This paper reports on a research study investigating the role of sleep disturbances, social support, and law enforcement agency stigma, on suicide risk among public safety personnel.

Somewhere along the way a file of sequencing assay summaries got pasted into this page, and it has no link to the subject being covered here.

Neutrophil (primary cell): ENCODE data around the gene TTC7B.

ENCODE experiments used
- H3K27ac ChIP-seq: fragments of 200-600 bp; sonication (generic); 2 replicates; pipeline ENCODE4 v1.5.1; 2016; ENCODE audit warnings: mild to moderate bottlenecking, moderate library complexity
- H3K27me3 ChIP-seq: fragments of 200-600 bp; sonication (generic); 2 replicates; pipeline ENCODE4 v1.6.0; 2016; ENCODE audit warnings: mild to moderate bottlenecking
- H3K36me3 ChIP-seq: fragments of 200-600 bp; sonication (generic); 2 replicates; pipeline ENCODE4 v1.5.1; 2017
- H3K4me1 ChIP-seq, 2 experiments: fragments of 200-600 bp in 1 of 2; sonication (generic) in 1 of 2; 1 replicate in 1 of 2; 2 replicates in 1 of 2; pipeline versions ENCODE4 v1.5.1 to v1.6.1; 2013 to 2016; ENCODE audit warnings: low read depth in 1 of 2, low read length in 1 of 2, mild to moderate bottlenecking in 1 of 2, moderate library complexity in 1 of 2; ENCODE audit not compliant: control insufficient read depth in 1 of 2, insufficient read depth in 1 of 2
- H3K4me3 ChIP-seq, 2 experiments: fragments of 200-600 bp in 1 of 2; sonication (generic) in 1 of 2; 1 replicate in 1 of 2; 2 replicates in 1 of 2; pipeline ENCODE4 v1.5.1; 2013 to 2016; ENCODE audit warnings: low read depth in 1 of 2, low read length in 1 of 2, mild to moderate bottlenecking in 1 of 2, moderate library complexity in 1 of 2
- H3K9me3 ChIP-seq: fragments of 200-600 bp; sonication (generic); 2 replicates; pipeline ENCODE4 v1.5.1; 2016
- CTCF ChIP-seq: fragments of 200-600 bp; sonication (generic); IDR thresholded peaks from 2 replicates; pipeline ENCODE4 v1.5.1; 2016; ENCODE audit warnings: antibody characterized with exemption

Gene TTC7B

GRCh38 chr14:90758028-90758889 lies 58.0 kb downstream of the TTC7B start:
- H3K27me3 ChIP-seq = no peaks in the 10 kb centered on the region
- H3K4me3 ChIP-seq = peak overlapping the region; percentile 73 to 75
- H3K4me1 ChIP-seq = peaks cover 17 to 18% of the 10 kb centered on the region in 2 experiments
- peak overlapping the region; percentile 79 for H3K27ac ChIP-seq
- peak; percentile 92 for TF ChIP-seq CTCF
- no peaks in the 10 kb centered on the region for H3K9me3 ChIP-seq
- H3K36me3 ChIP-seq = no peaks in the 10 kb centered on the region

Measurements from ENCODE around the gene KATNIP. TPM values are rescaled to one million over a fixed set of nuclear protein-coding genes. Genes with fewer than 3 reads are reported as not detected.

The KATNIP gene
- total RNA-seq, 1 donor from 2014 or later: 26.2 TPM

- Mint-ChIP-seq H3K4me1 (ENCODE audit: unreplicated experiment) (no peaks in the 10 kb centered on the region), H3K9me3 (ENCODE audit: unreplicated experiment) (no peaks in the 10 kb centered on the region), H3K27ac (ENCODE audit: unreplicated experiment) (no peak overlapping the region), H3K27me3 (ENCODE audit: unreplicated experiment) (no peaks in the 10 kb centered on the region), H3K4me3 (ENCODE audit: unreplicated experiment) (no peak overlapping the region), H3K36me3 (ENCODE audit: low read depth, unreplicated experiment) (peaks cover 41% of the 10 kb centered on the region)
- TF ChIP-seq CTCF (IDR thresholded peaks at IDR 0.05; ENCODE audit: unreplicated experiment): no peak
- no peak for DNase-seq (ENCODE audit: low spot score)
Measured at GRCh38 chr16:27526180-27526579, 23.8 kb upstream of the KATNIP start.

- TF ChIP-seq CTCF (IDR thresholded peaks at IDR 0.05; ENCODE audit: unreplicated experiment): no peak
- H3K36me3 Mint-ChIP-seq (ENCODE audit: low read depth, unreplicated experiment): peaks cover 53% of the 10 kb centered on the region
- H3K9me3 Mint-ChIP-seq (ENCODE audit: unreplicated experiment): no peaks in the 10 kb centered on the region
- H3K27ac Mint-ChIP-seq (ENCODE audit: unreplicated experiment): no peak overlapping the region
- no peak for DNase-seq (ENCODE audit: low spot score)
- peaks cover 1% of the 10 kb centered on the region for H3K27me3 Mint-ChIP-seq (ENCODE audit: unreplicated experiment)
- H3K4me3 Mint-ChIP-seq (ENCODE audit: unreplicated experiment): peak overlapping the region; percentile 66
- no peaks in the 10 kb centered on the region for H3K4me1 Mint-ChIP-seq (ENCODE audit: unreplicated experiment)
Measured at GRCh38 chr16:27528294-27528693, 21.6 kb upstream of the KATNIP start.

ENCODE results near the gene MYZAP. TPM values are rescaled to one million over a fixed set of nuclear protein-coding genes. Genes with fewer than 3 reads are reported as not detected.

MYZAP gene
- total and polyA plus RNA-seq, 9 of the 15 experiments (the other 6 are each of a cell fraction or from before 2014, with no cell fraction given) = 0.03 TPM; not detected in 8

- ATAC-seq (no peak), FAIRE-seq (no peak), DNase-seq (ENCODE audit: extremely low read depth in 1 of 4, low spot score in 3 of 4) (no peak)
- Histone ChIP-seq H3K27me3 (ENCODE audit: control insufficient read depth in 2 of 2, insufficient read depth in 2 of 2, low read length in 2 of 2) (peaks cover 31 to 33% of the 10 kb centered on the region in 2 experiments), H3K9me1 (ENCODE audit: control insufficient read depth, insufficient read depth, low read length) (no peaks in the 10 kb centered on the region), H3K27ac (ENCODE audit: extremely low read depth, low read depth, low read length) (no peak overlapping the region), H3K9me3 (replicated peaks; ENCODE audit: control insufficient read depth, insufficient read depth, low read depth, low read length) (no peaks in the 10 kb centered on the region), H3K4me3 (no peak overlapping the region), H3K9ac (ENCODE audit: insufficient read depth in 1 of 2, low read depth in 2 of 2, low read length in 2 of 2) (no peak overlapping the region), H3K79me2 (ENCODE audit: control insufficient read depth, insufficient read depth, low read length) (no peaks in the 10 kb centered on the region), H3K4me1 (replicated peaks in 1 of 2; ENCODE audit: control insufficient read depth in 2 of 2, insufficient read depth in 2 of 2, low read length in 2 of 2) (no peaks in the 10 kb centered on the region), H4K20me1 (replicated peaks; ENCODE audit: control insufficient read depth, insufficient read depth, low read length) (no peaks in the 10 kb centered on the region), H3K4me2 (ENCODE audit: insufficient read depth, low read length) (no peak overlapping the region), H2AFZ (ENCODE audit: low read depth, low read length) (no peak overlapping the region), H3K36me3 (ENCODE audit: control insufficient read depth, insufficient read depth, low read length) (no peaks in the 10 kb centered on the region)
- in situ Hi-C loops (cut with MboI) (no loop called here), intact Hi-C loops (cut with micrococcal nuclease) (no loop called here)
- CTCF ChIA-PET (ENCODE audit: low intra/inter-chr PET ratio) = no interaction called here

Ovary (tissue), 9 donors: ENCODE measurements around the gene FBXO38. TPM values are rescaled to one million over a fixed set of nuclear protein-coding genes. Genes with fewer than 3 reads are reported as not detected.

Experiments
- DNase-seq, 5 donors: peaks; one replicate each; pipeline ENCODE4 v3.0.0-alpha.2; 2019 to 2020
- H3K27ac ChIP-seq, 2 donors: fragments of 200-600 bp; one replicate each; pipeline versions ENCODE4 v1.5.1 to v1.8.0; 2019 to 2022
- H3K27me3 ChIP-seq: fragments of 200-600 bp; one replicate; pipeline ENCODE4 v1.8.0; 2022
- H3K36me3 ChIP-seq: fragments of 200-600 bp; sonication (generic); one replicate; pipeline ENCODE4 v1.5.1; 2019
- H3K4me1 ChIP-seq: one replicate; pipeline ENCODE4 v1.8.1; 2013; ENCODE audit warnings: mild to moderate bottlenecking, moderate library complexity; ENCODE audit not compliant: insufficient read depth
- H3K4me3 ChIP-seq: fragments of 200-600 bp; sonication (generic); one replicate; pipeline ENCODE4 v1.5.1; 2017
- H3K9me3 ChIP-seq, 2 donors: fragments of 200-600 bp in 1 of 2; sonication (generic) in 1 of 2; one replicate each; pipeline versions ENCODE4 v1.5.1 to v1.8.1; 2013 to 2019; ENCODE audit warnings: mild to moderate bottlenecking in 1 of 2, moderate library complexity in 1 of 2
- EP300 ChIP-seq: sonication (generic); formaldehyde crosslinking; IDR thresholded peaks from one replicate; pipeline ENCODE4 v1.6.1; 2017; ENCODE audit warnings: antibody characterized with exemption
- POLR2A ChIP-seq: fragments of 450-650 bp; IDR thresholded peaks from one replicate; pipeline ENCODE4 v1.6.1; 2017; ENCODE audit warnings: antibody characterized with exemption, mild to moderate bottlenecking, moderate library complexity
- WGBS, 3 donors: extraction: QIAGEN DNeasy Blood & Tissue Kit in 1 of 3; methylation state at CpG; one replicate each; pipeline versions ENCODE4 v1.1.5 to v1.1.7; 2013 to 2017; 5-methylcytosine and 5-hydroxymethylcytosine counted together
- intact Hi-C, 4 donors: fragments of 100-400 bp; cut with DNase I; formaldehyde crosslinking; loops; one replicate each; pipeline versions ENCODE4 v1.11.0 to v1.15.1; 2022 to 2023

The present work explored the independent and joint consequences of multiple factors that prior work indicated were central to suicide risk among a sample of public safety personnel. Of key interest relevant to the experience of suicidal thoughts and behaviors were the roles of sleep disturbance, social support, and agency stigma discouraging discussion of mental health. These risk factors and relevant demographic variables were measured in a nationally representative sample of law enforcement and correctional officers at time (1). Their suicidal thoughts and behaviors were assessed one year later, at time (2). Officers who reported sleep disturbances at time (1) were more likely to report suicidal thoughts and behaviors at time (2). Mediation analyses indicated that the effect of sleep on the officers’ suicidal responses was partially accounted for by their lower social support. For officers, sleep disturbances may contribute to loneliness and interfere with social relationships, which has negative mental health consequences. However, social support was only a partial mediator suggesting that sleep disturbances have additional influences on suicidal responses for officers beyond their impact on social support. The perceived stigma from the agency regarding the discussion of psychological problems was also an independent predictor of suicidal thoughts and behaviors. The stigma that these officers perceived likely exasperated the suicidal reactions because it may have interfered with their tendency to seek help and benefit from any ongoing treatment. The implications of these findings for treatment and future research building on the present work are discussed. (Published Abstract Provided)
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